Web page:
UN chief concerns over DPRK's missile launch
Updated: 2014-03-18 11:01
United Nations Secretary-General Ban Ki-moon talks to the media at UN headquarters in New York March 14, 2014. [Photo/Agencies]
"The secretary-general is concerned that the launch of short-range ballistic missiles by the Democratic People's Republic of Korea (DPRK) will lead to increased tension in the region," Ban's spokesman Stephane Dujarric told reporters here Monday night.
The DPRK fired off a total of 25 more short-range missiles toward eastern waters Sunday evening, local media reported from Seoul, citing the South Korean Joint Chiefs of Staff.
The DPRK launched 10 projectiles for 10 minutes from 6:20 p.m. local time, before firing off eight projectiles for five minutes from 8:03 p.m. and seven more projectiles for four minutes from 9: 28 p.m., according to the Joint Chiefs of Staff.
Those projectiles were believed to be short-range missiles, possibly the FROG surface-to-surface missiles, as they have a range of around 70 km, according to South Korean military officials. The DPRK was known to have introduced the FROG missiles from the Soviet Union from the 1960s.
Those missiles were fired from Wonsan areas in the DPRK's southeastern coast toward the eastern open waters.
The launches came 12 days after Pyongyang fired off seven projectiles, possibly artillery shells from the DPRK's new multiple rocket launcher termed by the South Korean military as KN- 09.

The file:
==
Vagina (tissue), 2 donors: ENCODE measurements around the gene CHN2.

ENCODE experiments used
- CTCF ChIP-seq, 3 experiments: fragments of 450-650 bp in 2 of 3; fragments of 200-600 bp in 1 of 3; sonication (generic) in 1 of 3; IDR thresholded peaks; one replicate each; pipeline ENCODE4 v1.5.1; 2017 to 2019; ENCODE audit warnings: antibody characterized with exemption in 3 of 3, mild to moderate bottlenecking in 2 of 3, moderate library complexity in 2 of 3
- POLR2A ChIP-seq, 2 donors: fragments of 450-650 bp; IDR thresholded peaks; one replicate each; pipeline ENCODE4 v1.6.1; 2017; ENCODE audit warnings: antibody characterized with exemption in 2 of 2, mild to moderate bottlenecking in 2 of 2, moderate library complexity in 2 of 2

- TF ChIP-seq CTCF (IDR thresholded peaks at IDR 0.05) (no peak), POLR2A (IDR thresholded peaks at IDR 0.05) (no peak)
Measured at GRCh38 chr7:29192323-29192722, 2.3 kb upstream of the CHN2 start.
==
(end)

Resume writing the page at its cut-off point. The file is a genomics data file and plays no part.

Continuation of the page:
"The secretary-general emphasizes the need for the DPRK to refrain from any provocative acts and instead to work with its neighbors to build a political atmosphere conducive for the resumption of dialogue," the UN spokesman said.
On Jan. 29, the DPRK's ambassador to China, Chi Jae Ryong, said in Beijng, capital of China, that the DPRK agrees on the resumption of six-party talks, calling on the United States to fulfil its related obligations.
On the issue of the stalled six-party talks, involving the DPRK, the Republic of Korea, the United States, China, Japan and Russia, Chi said the DPRK has already "taken a seat on the boat of the talks," urging other concerned parties to come on board.
The six-party talks, first held in Beijing in August 2003, repeated a pattern of agreement and its annulment. In 2005, the six parties agreed on a historic Sept. 19 Joint Statement, in which the DPRK pledged to abandon all its nuclear weapons and existing nuclear programs in exchange for energy aid and security guarantees.
Chi said the reason why the Sept. 19 Joint Statement was not implemented is that the United States has evaded its promises and obligation.